Insertion of the PSA promoter into Ad5 to drive expression of E1A has generated a virus known as CN706, which is competent for replication in PSA-positive prostate cancer cells (4). CN706 has been further engineered to include the human glandular kallikrein (hK2) promoter to induce expression of the E1B gene (34). The use of both promoters in the CV764 virus has resulted in further attenuation of growth in nonprostate cancer cells (34). In our current study with Ad.DF3-E1, the MUC1 promoter has been used to drive expression of E1A. Replication of Ad.DF3-E1 in MUC1-positive cells was increased by 5–6 logs over that obtained in MUC1-negative cells. The selectivity of Ad.DF3-E1 replication in MUC1-positive cells is comparable to that of CV764 in prostate cells (34). In vivo studies with the CN706 virus have further demonstrated lysis of PSA-positive tumor xenografts (4). Similar findings of tumor regression were obtained in our current studies with Ad.DF3-E1 and MUC1-positive MCF-7 xenografts. By contrast, injection of MCF-7 tumors with a replication-defective virus had little if any effect on tumor growth. Moreover, injection of MUC1-negative MDA-MB-231 tumors with Ad.DF3-E1 had little effect on tumor growth. These findings support selective replication of Ad.DF3-E1 in MUC1-positive tumors in vivo and, thereby, lysis of the tumor cells.
E1B-deleted adenoviruses, which are replication competent in cancer cells (27, 28), have been engineered to express the HSV-tk gene and to thereby sensitize tumors to GCV (35, 36). Treatment of tumor xenografts with the replication-competent Ad.TK-RC virus and GCV has been shown to prolong survival over that obtained with Ad.TK-RC alone (36). These results indicate that the lysis caused by the replicating virus and the suicide/prodrug therapy with HSV-tk/GCV results in improved antitumor activity. In the construction of Ad.DF3-E1, we inserted the CMV promoter in a direction opposite to that of the MUC1 promoter to drive additional transgenes. Importantly, the CMV promoter had no detectable effect on activity of the DF3 promoter. Placement of the GFP gene downstream of the CMV promoter resulted in the generation of Ad.DF3-E1/CMV-GFP, which replicates in MUC1-positive cells and expresses GFP. Although GFP could be replaced in this vector by HSV-tk or other suicide genes, we selected the TNF gene because of the selective antitumor activity of the TNF protein (18). Infection of MUC1-positive tumor cells with the Ad.DF3-E1/CMV-TNF virus was associated with viral replication and selective expression of TNF as a consequence of viral production. In this context, both viral replication and TNF production were approximately 5 logs higher in MUC1-positive cells than in MUC1-negative cells. The results also demonstrate that treatment of MUC1-positive MCF-7 cells with Ad.DF3-E1/CMV-TNF resulted in prolonged tumor regression compared with that obtained with Ad.DF3-E1 or Ad.CMV-TNF. In addition, Ad.DF3-E1/CMV-TNF had little if any effect on growth of MUC1-negative MDA-MB-231 tumors. These findings indicate that the Ad.DF3-E1/CMV-TNF virus is competent for replication in MUC1-positive tumors and that it confers improved antitumor activity by expressing the TNF protein.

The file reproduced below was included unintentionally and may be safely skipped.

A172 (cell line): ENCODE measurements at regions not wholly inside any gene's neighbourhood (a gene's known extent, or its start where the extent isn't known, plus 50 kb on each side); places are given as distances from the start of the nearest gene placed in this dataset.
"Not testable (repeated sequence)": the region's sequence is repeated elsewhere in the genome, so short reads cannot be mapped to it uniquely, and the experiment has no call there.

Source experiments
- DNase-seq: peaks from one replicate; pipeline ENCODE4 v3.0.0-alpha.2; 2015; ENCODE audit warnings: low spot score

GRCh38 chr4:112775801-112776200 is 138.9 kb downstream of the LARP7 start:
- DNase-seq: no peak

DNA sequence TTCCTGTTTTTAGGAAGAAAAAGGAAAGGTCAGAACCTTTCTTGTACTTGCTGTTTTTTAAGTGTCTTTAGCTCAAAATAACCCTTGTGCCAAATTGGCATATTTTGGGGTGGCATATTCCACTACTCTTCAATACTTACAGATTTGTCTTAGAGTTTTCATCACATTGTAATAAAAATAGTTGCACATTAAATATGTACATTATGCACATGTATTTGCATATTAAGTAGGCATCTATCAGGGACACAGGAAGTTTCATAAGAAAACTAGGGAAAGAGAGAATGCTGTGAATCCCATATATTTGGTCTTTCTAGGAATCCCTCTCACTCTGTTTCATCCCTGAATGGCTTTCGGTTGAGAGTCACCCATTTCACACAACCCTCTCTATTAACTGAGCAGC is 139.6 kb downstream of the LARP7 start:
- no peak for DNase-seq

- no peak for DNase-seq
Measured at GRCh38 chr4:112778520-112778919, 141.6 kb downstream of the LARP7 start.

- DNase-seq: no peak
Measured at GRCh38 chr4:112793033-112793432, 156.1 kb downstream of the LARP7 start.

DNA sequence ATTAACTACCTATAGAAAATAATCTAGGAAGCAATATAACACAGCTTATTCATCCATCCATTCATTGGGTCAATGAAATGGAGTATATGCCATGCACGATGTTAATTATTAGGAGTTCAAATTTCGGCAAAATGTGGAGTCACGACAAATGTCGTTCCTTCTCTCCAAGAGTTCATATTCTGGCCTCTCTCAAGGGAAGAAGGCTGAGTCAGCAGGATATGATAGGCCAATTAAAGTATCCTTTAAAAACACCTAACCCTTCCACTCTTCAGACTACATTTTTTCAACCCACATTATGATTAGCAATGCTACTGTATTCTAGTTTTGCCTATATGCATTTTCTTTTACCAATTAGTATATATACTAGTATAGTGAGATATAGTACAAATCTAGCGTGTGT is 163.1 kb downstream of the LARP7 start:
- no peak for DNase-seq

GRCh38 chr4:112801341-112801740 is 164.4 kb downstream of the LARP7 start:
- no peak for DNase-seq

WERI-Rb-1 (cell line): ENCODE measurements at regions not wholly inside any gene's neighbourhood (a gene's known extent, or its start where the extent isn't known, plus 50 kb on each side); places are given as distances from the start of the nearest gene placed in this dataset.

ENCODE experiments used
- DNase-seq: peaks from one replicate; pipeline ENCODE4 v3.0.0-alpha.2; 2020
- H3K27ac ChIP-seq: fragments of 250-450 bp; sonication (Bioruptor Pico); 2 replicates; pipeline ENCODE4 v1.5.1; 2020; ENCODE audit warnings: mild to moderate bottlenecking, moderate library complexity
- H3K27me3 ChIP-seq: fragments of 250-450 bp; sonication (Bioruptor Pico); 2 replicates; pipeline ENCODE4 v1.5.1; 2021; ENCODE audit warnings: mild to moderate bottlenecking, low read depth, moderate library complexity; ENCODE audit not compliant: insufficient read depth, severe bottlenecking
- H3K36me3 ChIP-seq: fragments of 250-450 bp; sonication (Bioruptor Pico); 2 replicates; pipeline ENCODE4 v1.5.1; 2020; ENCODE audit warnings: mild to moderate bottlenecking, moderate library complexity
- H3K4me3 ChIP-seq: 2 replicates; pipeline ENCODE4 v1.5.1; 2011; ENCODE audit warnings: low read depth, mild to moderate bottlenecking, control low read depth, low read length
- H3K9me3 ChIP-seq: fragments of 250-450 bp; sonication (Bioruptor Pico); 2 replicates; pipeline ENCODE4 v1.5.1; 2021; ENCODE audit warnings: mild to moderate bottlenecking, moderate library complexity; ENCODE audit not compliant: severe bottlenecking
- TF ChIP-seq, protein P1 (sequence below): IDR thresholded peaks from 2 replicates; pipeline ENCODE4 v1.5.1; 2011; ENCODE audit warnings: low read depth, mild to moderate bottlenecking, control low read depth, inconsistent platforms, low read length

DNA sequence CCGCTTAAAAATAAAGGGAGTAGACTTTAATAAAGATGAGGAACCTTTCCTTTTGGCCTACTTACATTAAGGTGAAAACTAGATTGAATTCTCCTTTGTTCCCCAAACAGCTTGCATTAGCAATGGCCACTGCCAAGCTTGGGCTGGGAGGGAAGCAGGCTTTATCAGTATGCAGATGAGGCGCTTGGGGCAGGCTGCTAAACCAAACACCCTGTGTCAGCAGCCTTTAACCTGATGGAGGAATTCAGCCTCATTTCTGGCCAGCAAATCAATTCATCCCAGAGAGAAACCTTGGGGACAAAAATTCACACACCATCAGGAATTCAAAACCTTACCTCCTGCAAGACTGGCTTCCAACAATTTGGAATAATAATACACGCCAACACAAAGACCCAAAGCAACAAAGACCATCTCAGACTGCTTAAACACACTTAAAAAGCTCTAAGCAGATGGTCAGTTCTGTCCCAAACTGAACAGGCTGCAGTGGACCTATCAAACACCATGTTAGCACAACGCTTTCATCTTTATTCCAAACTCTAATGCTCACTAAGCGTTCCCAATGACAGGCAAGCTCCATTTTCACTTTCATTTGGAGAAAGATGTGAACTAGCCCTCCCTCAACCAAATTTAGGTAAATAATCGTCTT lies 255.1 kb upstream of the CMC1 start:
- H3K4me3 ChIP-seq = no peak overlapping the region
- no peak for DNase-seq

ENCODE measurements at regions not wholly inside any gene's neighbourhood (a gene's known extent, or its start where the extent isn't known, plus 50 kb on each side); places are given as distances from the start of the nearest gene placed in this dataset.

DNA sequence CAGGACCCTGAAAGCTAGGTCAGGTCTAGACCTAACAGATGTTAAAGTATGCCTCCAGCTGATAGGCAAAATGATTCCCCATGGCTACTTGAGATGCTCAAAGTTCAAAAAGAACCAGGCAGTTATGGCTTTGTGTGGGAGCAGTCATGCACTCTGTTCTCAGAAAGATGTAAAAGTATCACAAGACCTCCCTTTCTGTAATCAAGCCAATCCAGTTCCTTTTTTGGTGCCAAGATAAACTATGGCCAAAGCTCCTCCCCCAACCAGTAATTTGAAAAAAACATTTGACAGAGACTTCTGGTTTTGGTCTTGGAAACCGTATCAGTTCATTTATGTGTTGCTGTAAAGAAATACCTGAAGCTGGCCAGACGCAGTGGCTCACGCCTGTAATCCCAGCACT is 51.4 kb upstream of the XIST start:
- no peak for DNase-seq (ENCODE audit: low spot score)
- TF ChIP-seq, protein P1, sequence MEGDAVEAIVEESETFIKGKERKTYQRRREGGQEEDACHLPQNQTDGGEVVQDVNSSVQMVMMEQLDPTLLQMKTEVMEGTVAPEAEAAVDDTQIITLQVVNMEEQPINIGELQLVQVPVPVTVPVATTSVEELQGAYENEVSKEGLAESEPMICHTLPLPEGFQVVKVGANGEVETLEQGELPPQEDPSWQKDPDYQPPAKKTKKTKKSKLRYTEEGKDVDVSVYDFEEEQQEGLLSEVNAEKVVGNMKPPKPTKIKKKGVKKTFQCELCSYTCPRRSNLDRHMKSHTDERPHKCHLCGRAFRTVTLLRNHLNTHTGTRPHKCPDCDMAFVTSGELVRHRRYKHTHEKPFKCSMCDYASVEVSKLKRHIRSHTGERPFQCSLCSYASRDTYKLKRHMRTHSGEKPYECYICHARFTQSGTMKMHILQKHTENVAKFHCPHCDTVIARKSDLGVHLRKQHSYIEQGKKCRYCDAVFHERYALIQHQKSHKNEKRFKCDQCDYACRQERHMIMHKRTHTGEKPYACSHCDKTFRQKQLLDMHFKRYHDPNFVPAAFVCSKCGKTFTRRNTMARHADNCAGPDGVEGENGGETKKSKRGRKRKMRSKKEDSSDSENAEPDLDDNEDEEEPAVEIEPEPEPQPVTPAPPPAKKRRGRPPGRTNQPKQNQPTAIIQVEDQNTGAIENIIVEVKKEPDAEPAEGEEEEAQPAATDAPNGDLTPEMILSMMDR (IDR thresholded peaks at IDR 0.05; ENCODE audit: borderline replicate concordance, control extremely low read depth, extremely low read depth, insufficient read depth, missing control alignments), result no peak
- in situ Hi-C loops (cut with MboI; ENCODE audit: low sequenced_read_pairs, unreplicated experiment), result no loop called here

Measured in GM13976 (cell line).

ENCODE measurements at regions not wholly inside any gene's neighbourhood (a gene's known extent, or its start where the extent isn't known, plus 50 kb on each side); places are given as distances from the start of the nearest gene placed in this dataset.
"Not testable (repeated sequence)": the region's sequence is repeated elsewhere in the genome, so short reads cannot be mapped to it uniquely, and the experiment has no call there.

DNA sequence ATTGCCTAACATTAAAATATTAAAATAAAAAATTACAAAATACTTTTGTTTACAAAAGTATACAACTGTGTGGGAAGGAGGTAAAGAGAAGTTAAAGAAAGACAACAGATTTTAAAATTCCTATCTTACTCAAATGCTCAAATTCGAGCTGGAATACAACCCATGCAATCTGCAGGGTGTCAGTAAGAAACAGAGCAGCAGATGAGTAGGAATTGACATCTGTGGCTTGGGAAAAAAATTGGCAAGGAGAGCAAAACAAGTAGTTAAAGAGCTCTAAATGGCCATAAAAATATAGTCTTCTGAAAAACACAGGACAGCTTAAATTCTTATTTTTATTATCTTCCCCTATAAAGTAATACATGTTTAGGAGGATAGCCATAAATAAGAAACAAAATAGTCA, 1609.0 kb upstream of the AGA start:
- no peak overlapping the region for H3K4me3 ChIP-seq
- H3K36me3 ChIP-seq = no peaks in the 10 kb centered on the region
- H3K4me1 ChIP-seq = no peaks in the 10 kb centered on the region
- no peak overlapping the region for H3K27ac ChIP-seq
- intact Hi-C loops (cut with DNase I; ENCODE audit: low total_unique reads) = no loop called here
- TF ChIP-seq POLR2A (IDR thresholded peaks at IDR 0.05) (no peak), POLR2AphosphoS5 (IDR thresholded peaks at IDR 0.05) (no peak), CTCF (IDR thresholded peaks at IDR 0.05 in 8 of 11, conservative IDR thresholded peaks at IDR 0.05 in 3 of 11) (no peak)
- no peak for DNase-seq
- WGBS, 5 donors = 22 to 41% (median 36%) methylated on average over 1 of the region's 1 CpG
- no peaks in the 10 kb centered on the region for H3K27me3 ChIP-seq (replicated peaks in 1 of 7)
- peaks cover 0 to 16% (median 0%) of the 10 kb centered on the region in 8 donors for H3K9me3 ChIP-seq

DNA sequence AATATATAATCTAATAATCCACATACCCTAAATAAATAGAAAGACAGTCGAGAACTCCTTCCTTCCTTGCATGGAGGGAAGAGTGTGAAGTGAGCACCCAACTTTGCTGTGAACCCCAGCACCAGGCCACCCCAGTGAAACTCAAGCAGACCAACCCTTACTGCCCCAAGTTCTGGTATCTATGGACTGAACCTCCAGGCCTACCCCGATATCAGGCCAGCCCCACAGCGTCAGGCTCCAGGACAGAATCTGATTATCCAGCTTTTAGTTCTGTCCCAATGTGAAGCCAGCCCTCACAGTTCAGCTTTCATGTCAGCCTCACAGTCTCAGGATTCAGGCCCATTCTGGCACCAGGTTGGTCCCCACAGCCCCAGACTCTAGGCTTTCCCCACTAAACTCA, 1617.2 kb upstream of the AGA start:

In summary, replication-competent viruses offer certain advantages over replication-defective vectors for cancer gene therapy when replication is controlled by tumor-selective regulatory sequences. The replication-competent viruses have the capacity to spread throughout the tumor mass and to express therapeutic gene products. Our results demonstrate that the MUC1 promoter confers competence for selective replication of Ad.DF3-E1 in MUC1-positive tumor cells, and that this vector can be used to express additional transgenes. Because MUC1 is overexpressed in diverse human carcinomas, recombinant Ad.DF3-E1 vectors are being developed that express other candidate therapeutic genes, including those encoding HSV-tk and cytosine deaminase.
We thank Keiji Mitamura (Showa University, Tokyo, Japan) for his encouragement and support, as well as Tai Yu-Tzu and Tomonori Ishii (Dana-Farber Cancer Institute), Tsuneya Ohno (Jikei University School of Medicine), and Masahiro Araki and Osamu Yamada (FUSO Pharmaceutical Industries Ltd.) for helpful discussions.